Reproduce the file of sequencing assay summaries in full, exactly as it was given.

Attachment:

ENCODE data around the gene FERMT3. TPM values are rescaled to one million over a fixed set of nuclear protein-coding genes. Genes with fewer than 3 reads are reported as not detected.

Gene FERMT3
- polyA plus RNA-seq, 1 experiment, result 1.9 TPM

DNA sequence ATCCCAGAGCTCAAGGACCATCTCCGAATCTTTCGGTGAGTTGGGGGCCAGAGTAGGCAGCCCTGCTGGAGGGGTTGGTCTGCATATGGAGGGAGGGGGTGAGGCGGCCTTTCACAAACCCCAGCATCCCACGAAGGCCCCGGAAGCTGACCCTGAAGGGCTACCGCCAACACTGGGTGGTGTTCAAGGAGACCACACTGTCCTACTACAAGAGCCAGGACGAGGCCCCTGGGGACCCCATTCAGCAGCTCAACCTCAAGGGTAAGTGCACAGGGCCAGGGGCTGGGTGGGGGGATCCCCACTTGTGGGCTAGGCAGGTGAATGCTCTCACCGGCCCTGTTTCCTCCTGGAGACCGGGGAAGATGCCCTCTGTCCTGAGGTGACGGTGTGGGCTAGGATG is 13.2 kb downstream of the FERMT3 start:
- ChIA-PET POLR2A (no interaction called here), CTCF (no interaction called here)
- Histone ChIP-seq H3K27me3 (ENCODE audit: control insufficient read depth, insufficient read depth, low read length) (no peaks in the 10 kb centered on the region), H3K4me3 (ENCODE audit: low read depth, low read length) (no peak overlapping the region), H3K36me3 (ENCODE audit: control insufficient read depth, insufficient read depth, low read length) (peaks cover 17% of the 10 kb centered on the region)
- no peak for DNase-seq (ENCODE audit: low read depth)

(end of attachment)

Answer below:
ENCODE data around the gene FERMT3. TPM values are rescaled to one million over a fixed set of nuclear protein-coding genes. Genes with fewer than 3 reads are reported as not detected.

Gene FERMT3
- polyA plus RNA-seq, 1 experiment, result 1.9 TPM

DNA sequence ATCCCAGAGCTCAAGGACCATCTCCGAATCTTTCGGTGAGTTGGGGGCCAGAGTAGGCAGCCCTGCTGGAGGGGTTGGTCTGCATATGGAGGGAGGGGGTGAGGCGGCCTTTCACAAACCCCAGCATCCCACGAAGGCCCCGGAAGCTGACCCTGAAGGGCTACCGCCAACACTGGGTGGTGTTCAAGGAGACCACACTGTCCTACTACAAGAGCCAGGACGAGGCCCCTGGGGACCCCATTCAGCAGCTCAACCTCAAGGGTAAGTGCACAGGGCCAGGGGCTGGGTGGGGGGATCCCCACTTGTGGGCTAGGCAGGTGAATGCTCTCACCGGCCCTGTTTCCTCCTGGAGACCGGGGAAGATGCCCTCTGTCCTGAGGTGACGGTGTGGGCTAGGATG is 13.2 kb downstream of the FERMT3 start:
- ChIA-PET POLR2A (no interaction called here), CTCF (no interaction called here)
- Histone ChIP-seq H3K27me3 (ENCODE audit: control insufficient read depth, insufficient read depth, low read length) (no peaks in the 10 kb centered on the region), H3K4me3 (ENCODE audit: low read depth, low read length) (no peak overlapping the region), H3K36me3 (ENCODE audit: control insufficient read depth, insufficient read depth, low read length) (peaks cover 17% of the 10 kb centered on the region)
- no peak for DNase-seq (ENCODE audit: low read depth)